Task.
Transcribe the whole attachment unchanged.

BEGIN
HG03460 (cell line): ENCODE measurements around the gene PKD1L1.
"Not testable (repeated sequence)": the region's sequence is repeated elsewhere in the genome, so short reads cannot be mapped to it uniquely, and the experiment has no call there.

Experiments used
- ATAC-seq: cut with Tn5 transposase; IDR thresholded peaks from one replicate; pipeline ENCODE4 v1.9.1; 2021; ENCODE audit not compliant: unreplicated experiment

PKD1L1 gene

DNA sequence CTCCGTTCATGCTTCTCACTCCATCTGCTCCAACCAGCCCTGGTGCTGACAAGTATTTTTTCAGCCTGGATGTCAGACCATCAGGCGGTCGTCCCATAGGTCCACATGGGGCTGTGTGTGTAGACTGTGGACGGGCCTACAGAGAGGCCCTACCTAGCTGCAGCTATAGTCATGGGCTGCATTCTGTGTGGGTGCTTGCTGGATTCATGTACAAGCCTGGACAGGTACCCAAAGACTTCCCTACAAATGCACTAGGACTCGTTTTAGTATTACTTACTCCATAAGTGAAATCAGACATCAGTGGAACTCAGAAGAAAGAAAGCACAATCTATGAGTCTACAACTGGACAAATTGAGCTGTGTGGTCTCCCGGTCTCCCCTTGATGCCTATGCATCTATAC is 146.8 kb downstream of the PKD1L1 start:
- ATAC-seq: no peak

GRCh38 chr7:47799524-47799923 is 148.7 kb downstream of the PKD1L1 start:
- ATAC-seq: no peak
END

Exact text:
HG03460 (cell line): ENCODE measurements around the gene PKD1L1.
"Not testable (repeated sequence)": the region's sequence is repeated elsewhere in the genome, so short reads cannot be mapped to it uniquely, and the experiment has no call there.

Experiments used
- ATAC-seq: cut with Tn5 transposase; IDR thresholded peaks from one replicate; pipeline ENCODE4 v1.9.1; 2021; ENCODE audit not compliant: unreplicated experiment

PKD1L1 gene

DNA sequence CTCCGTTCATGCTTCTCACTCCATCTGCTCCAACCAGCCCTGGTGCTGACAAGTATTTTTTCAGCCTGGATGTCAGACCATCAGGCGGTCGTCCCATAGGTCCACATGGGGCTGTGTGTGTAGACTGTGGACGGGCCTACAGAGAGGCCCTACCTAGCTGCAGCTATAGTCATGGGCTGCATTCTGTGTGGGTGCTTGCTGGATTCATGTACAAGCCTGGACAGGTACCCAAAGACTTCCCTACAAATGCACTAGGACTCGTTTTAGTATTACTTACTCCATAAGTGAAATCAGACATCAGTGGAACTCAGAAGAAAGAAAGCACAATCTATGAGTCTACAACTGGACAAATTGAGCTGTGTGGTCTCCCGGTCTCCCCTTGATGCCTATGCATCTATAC is 146.8 kb downstream of the PKD1L1 start:
- ATAC-seq: no peak

GRCh38 chr7:47799524-47799923 is 148.7 kb downstream of the PKD1L1 start:
- ATAC-seq: no peak